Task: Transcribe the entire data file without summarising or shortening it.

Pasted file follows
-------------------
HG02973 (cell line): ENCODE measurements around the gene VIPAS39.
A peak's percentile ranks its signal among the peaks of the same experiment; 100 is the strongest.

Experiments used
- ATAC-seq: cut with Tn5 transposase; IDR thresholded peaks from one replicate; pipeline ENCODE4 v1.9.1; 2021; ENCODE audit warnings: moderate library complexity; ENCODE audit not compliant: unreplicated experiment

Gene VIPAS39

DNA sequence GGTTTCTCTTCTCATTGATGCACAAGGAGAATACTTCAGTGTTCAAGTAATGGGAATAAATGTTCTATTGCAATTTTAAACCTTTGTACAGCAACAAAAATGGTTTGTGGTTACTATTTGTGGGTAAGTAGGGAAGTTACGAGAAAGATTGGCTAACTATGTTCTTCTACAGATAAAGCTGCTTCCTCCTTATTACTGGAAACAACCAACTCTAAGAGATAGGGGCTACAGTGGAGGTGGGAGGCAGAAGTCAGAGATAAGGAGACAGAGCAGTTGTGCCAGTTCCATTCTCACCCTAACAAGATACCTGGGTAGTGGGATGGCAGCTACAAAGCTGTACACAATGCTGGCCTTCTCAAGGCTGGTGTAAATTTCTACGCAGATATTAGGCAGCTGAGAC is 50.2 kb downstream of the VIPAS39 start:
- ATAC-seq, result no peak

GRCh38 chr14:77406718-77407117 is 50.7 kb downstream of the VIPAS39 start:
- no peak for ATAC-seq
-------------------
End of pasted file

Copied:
HG02973 (cell line): ENCODE measurements around the gene VIPAS39.
A peak's percentile ranks its signal among the peaks of the same experiment; 100 is the strongest.

Experiments used
- ATAC-seq: cut with Tn5 transposase; IDR thresholded peaks from one replicate; pipeline ENCODE4 v1.9.1; 2021; ENCODE audit warnings: moderate library complexity; ENCODE audit not compliant: unreplicated experiment

Gene VIPAS39

DNA sequence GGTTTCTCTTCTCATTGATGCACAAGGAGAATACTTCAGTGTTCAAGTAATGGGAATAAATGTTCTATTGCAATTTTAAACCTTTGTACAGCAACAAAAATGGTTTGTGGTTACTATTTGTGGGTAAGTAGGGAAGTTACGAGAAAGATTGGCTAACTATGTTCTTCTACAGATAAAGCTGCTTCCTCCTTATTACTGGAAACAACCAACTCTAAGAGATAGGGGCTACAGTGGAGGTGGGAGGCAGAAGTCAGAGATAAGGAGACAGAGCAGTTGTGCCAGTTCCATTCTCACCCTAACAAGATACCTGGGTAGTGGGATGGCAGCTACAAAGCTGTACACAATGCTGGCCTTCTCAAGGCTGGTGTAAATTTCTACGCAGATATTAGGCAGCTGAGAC is 50.2 kb downstream of the VIPAS39 start:
- ATAC-seq, result no peak

GRCh38 chr14:77406718-77407117 is 50.7 kb downstream of the VIPAS39 start:
- no peak for ATAC-seq